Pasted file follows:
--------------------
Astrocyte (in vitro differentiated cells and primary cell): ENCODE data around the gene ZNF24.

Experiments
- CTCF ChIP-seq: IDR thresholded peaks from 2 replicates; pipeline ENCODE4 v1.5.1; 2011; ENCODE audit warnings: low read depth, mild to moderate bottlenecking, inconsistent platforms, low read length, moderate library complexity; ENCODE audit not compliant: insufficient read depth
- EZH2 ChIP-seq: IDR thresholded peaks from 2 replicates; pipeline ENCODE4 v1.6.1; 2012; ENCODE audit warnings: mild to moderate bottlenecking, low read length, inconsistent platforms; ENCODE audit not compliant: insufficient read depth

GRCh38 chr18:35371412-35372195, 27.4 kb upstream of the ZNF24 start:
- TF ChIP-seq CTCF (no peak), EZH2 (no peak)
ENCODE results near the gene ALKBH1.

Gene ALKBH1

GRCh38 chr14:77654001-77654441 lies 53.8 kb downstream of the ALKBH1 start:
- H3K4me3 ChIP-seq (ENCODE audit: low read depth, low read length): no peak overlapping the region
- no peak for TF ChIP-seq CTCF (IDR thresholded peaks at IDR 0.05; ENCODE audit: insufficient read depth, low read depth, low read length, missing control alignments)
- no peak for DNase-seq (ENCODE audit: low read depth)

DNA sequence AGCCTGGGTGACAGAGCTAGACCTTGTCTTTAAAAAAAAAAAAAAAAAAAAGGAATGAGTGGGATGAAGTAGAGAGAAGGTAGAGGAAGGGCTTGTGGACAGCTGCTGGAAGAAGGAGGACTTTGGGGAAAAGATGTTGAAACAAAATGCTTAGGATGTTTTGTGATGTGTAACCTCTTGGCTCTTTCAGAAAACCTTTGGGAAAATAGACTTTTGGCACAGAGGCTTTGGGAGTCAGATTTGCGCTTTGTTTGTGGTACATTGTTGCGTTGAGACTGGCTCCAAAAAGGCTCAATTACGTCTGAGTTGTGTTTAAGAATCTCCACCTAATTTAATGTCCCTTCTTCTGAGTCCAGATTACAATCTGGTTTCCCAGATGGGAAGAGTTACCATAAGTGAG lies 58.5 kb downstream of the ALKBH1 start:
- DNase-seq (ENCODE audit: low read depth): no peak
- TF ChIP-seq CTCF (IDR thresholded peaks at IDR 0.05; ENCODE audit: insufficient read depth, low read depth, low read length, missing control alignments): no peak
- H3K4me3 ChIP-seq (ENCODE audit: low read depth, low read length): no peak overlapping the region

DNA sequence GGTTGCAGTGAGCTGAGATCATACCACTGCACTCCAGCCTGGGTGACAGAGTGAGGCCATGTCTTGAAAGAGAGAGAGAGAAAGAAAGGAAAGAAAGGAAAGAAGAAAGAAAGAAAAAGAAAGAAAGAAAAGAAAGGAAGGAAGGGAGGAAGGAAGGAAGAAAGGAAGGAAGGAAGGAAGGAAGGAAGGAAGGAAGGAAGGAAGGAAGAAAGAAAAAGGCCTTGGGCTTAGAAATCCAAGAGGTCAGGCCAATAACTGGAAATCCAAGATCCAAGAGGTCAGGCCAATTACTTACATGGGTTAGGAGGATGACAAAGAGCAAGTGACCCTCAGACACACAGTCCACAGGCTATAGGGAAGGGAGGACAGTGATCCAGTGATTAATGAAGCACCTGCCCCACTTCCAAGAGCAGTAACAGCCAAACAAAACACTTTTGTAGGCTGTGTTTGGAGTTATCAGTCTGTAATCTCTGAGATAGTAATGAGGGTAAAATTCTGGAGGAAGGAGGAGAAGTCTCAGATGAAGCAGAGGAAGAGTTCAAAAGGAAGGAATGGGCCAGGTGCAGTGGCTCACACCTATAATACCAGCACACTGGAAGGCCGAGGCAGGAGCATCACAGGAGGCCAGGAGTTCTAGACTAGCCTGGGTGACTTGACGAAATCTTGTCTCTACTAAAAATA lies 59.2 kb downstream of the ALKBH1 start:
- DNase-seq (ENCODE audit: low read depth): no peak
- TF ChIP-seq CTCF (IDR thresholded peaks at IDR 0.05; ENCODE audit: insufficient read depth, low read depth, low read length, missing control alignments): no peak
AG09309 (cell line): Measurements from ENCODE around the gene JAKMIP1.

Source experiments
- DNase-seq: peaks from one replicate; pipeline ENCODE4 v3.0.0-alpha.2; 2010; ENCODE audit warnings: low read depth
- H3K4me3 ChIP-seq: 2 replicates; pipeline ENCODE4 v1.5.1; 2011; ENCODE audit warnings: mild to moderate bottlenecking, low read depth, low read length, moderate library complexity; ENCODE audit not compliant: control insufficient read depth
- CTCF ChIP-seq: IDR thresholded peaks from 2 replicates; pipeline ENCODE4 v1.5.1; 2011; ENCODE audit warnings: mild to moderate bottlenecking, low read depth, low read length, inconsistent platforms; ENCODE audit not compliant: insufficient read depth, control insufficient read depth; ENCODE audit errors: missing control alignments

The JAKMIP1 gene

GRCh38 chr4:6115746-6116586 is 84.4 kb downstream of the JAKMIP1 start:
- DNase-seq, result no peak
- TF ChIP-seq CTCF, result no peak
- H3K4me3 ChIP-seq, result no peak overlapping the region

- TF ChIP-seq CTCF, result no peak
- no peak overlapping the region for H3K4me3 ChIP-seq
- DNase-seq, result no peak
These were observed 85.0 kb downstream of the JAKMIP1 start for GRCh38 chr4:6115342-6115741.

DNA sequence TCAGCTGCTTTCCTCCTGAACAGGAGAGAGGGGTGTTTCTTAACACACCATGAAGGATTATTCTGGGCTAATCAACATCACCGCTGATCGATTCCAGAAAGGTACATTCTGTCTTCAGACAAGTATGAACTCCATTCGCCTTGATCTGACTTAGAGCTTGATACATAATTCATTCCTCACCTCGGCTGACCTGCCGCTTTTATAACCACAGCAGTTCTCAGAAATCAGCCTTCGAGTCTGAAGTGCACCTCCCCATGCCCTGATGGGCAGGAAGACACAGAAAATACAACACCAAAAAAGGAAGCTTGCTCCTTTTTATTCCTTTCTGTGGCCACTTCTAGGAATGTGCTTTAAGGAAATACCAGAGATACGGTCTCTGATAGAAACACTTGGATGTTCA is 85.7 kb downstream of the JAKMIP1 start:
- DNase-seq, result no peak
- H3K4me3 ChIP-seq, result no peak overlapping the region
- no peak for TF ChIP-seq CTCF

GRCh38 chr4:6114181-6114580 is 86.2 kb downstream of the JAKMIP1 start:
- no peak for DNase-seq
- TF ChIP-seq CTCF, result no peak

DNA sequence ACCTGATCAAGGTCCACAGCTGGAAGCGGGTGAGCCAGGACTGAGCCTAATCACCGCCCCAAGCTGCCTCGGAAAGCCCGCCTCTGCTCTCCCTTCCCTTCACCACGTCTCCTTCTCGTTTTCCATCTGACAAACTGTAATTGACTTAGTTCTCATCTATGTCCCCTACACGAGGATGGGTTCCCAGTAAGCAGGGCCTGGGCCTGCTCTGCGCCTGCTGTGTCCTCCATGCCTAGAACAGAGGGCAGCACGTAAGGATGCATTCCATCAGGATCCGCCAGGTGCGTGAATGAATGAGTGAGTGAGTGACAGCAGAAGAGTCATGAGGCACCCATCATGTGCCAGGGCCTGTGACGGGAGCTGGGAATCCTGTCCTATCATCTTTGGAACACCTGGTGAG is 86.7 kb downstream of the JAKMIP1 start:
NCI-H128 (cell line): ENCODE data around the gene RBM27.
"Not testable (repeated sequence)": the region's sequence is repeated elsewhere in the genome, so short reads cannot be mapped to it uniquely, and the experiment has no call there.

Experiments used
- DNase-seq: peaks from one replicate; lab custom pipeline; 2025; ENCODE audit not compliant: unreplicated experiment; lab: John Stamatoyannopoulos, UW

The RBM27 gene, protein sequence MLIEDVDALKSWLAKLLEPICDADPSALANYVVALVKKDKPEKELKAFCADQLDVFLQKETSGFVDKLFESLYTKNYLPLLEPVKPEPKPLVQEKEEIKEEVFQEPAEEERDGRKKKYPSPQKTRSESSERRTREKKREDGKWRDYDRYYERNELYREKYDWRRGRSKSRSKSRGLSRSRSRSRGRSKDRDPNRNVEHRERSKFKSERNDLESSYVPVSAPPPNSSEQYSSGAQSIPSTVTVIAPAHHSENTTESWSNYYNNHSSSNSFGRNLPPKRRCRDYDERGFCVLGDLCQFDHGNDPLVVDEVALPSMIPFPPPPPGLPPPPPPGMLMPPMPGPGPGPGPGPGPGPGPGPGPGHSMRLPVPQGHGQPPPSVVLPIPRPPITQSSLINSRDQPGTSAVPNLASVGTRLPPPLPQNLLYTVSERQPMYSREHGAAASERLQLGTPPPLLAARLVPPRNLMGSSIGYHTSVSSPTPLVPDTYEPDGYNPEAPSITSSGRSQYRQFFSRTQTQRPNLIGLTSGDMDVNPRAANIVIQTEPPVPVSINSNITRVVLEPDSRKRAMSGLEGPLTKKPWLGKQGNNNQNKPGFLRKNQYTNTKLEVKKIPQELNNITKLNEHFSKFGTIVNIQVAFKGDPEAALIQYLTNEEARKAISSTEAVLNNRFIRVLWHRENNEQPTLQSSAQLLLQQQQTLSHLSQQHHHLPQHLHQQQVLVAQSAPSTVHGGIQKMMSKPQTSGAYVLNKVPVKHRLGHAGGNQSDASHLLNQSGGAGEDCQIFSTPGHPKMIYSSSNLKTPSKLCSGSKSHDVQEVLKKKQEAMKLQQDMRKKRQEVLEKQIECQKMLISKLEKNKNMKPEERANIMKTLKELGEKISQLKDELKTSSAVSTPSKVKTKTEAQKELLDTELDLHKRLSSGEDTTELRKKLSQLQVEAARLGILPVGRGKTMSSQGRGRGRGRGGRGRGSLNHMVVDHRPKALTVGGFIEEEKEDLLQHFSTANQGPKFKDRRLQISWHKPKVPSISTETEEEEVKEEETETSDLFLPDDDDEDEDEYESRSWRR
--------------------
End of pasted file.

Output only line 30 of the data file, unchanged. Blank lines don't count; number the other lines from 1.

- TF ChIP-seq CTCF, result no peak